Advertisement

Essential Washington

Follow our coverage of the midterm elections here.

Here's our look at the Trump administration and the rest of Washington. Our coverage of California politics is here. Follow us on Twitter and sign up for the free politics newsletter

1212 posts

Hanging red lanterns welcome visitors to the University of Maryland’s Confucius Institute, the oldest of about 100 Chinese language and cultural centers that have popped up over the last 15 years on American campuses, subsidized by millions of dollars from China’s central government.

Advertisement
Advertisement

For decades, China had no closer American friend than Dianne Feinstein.

Advertisement

An attempt by Treasury Secretary Steven T. Mnuchin to calm plunging financial markets backfired Monday, further rattling investors with new fears about whether major U.S. banks have enough cash on top of worries about interest rates, political instability in Washington and a slowing global economy.

He’s a failed U.S. Senate candidate with an undistinguished congressional record who, for the moment, is a blazing-hot 2020 presidential prospect — despite the fact that he may not run and faces long odds if he does.

Advertisement
  • Russia
Special counsel Robert S. Mueller III.
Special counsel Robert S. Mueller III. (Associated Press)

Months after President Trump took office, Russia’s disinformation teams trained their sites on a new target: special counsel Robert S. Mueller III. Having worked to help get Trump into the White House, they now worked to neutralize the biggest threat to his staying there.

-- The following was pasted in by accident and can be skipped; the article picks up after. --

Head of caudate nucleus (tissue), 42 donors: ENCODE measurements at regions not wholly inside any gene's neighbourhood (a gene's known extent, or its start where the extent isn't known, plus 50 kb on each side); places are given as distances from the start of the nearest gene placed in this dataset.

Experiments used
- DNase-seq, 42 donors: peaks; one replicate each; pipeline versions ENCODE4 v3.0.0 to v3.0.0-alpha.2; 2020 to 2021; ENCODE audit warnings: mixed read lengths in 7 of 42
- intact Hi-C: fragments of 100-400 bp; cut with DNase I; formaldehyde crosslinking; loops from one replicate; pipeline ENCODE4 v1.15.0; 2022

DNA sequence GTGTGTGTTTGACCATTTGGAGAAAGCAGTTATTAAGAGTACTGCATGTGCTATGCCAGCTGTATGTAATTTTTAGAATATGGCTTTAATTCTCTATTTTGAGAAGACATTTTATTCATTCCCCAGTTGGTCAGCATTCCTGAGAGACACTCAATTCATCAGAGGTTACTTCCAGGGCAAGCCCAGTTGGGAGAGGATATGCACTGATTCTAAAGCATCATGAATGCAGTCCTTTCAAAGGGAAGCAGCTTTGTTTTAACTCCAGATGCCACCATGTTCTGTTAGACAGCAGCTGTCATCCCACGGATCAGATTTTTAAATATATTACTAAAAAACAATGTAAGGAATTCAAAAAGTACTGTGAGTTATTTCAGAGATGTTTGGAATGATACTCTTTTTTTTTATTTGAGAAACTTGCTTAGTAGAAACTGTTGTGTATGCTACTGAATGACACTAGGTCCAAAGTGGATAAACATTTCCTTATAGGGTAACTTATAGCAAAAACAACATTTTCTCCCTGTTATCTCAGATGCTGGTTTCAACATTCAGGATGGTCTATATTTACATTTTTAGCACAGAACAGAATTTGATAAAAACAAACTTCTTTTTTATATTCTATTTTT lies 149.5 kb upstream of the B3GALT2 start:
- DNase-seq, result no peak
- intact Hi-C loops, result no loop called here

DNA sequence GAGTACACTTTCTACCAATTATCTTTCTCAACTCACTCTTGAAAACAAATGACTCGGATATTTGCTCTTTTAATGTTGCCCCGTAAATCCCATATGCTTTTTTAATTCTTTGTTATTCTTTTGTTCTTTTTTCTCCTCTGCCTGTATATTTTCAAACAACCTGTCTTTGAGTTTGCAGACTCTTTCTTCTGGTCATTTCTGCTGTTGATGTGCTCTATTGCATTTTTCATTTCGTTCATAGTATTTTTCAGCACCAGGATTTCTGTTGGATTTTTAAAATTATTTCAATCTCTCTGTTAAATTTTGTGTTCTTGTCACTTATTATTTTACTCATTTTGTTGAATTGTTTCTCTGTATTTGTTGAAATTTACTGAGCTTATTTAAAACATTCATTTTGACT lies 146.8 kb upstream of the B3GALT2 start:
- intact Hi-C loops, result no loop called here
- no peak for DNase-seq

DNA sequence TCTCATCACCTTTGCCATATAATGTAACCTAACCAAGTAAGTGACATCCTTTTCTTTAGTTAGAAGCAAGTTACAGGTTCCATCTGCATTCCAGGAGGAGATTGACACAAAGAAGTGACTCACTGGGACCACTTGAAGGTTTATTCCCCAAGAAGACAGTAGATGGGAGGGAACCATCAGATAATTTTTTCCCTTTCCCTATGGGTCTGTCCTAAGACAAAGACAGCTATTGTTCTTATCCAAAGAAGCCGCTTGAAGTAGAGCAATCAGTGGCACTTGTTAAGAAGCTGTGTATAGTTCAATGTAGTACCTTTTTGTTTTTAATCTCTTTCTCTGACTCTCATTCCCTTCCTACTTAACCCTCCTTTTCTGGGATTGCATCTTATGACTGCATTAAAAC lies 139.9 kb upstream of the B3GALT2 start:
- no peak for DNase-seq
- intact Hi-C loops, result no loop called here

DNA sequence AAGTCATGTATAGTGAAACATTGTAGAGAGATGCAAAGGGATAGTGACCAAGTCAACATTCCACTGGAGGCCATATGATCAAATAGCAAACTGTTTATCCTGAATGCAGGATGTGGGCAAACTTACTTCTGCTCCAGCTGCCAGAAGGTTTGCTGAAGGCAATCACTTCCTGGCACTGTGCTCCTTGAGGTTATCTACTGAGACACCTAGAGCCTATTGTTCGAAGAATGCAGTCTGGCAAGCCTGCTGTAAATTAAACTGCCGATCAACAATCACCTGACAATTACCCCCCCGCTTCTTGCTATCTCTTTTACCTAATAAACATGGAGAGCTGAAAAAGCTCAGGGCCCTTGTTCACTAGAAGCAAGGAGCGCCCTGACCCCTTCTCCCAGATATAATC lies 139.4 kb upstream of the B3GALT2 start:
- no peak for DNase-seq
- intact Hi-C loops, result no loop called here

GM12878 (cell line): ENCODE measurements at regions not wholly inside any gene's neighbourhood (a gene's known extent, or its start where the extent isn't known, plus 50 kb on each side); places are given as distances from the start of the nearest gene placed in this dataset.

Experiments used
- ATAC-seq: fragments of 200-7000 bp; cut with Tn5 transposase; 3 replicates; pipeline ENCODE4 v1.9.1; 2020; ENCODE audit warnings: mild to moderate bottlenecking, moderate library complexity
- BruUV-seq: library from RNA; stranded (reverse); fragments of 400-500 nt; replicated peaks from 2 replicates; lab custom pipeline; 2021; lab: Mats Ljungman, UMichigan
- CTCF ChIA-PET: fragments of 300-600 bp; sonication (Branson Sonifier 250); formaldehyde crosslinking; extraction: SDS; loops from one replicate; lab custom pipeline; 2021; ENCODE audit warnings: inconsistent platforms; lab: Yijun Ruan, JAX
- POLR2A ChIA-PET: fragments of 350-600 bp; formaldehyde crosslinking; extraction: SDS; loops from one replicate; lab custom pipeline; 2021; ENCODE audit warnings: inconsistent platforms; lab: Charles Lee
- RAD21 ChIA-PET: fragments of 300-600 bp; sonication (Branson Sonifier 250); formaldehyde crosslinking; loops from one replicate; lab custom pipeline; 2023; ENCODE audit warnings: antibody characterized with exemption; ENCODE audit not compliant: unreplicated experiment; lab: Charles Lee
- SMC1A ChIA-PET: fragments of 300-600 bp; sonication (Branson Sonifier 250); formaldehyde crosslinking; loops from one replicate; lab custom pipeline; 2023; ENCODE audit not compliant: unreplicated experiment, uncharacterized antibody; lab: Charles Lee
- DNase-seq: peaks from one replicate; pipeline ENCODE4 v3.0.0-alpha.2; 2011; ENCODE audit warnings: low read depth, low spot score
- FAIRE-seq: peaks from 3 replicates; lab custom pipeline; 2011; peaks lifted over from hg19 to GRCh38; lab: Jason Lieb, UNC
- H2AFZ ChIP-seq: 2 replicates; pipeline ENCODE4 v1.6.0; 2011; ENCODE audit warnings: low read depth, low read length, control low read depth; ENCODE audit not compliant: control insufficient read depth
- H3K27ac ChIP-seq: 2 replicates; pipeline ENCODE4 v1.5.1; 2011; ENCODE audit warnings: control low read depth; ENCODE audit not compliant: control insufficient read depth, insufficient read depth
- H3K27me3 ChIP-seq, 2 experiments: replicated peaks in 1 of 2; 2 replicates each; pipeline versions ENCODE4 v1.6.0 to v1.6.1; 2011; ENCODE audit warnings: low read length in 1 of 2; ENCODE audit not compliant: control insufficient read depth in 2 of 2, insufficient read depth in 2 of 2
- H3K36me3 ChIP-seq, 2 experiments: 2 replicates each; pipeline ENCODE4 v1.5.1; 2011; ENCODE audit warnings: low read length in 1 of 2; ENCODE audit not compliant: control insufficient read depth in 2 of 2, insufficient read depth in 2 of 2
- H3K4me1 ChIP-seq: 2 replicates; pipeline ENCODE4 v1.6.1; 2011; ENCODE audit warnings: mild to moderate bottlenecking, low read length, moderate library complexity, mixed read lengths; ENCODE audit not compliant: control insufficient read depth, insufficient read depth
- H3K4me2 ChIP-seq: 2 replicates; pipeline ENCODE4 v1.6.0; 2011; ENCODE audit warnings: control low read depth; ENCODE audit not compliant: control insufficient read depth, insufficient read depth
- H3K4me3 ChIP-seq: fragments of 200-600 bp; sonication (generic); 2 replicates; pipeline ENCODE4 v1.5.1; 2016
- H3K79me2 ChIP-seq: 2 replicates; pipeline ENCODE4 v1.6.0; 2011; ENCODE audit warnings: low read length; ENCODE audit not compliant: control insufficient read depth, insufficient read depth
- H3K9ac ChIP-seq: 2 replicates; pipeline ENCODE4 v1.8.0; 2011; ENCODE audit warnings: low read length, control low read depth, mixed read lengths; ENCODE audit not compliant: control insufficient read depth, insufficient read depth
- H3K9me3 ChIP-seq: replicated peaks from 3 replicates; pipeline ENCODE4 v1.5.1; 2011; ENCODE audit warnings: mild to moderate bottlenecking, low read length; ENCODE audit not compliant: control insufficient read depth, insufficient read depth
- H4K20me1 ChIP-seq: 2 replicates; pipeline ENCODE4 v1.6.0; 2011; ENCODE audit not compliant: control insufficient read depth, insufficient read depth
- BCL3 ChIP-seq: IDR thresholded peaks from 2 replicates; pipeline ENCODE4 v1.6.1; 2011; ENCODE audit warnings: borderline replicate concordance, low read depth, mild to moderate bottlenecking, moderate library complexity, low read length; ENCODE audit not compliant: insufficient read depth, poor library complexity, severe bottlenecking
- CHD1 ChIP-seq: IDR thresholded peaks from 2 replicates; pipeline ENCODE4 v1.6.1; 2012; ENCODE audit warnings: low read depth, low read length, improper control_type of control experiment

The Russian operatives unloaded on Mueller through fake accounts on Facebook, Twitter and beyond, falsely claiming that the former FBI director was corrupt and that the allegations of Russian interference in the 2016 election were crackpot conspiracies. One post on Instagram — which emerged as an especially potent weapon in the Russian social media arsenal — claimed that Mueller had worked in the past with “radical Islamic groups.”

Such tactics exemplified how Russian teams ranged nimbly across social media platforms in a shrewd online influence operation aimed squarely at American voters. The effort started earlier than commonly understood and lasted longer while relying on the strengths of different sites to manipulate distinct slices of the electorate, according to a pair of comprehensive new reports prepared for the Senate Intelligence Committee and released Monday.